The title of MadeIn Company’s latest exhibition at Long March Space is something of an awkward phrase— after all, how can consciousness be physical? But the phrase is deceiving: the four character Chinese phrase for “Physique of Consciousness” is just one character different from the Chinese for “ideology,” suggesting that through minor manipulation, ideology can be given concrete form, expressing itself in all manners of cultural production.
In this exhibition, ideology takes the particular form of athletic exercise. Long March Space’s main hall is given over to the eponymous exercise regimen, a half-hour performance by three individuals on blue yoga mats wearing gray warm ups. A second room is filled with airbrush paintings and sculptures made of sponge, such as Prey: Cervine Tiger, white sponge carved into the shape of an animal hide and spray-painted with black stripes. As the foam ages, its color ripens from white to orange, turning the zebra hide into a tiger hide. These are the works that bear the closest resemblance to previous works by MadeIn Company; echoing prior works, we find digitally inspired acrylic on canvas, for example, cheeky cloth dolls scattered around the exhibition, and canvases made of highly tactile cloth.
The performance work, however, most directly reflects the exhibition’s premise. The workout routine is divided into ten parts, each informed by different historical traditions and forms of dance. Part two, for example, features hand movements derived from poses of worship, while part four features more vigorous gestures derived from ceremonies, folklore, and even trance. Wall text describes how each portion of the workout tones not only physique, but consciousness as well: part nine allows the participant to achieve “deliverance from negative thought,” while the entire workout “aims to provide a solution to the continuous antagonism between body and mind.”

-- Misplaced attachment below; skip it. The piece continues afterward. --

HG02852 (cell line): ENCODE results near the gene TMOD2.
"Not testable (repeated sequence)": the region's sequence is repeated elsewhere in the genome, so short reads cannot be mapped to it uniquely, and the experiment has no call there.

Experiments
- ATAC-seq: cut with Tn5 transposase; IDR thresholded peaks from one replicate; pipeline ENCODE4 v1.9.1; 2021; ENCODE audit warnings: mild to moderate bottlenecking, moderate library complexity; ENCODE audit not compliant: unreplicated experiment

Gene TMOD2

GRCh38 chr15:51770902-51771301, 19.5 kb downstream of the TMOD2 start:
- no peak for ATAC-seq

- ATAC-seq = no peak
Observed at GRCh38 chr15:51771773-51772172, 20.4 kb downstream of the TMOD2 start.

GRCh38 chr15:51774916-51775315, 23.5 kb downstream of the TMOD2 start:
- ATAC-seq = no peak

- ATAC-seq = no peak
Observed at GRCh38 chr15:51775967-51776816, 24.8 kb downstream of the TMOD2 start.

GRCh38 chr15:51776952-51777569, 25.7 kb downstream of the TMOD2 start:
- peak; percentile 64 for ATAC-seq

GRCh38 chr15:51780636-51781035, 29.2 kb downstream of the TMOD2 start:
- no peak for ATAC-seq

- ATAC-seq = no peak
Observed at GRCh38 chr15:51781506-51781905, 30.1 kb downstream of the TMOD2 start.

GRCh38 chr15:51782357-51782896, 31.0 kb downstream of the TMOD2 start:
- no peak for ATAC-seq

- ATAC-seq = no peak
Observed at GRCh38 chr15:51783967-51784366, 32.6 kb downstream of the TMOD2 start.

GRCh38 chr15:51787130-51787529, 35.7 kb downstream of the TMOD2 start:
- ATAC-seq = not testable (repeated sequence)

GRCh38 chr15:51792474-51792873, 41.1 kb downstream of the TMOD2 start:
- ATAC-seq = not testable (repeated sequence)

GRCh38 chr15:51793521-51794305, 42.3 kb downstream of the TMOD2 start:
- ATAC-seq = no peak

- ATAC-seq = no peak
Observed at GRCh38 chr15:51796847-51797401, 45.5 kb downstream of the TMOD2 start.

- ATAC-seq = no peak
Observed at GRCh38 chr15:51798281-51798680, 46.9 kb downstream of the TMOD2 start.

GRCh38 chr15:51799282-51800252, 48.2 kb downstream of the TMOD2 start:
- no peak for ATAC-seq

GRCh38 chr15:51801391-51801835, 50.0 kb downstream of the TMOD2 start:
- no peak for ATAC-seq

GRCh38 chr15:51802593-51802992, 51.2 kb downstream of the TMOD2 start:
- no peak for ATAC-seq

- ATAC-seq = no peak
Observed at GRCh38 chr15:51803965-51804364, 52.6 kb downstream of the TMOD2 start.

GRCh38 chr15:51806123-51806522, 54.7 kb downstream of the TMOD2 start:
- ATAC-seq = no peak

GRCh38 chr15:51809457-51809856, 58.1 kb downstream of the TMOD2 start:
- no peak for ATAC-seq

In fact, each of the traditions that the “Physique of Consciousness” workout draws from carries its own set of culturally specific markers, its own distinct ideology. For example, many of the movements in part five are derived from yoga; while yoga has come to signify New Age trends, we often forget its origins in the specific meditative practices of Hinduism, Buddhism, and Jainism, each with its own history. Moves from part six are inspired by various traditions that involve venerating the earth, making the “Physique of Consciousness” workout an amalgamation of movements as cultural signifiers, a sort of greatest hits compilation of cultural references and dance traditions.
“Physique of Consciousness” presents us with a notion of the body as text, and through its performers, we observe how the body, as a text, inscribes history and culture upon itself, actively engaging ideological tradition through its very embodiment. “Physique of Consciousness” becomes a question, then, not only of consciousness (i.e. How conscious are we of the ideologies that inform our movements?), but also of free will: How much of this has been predetermined? And to what extent do we have agency over our own actions? Angie Baecker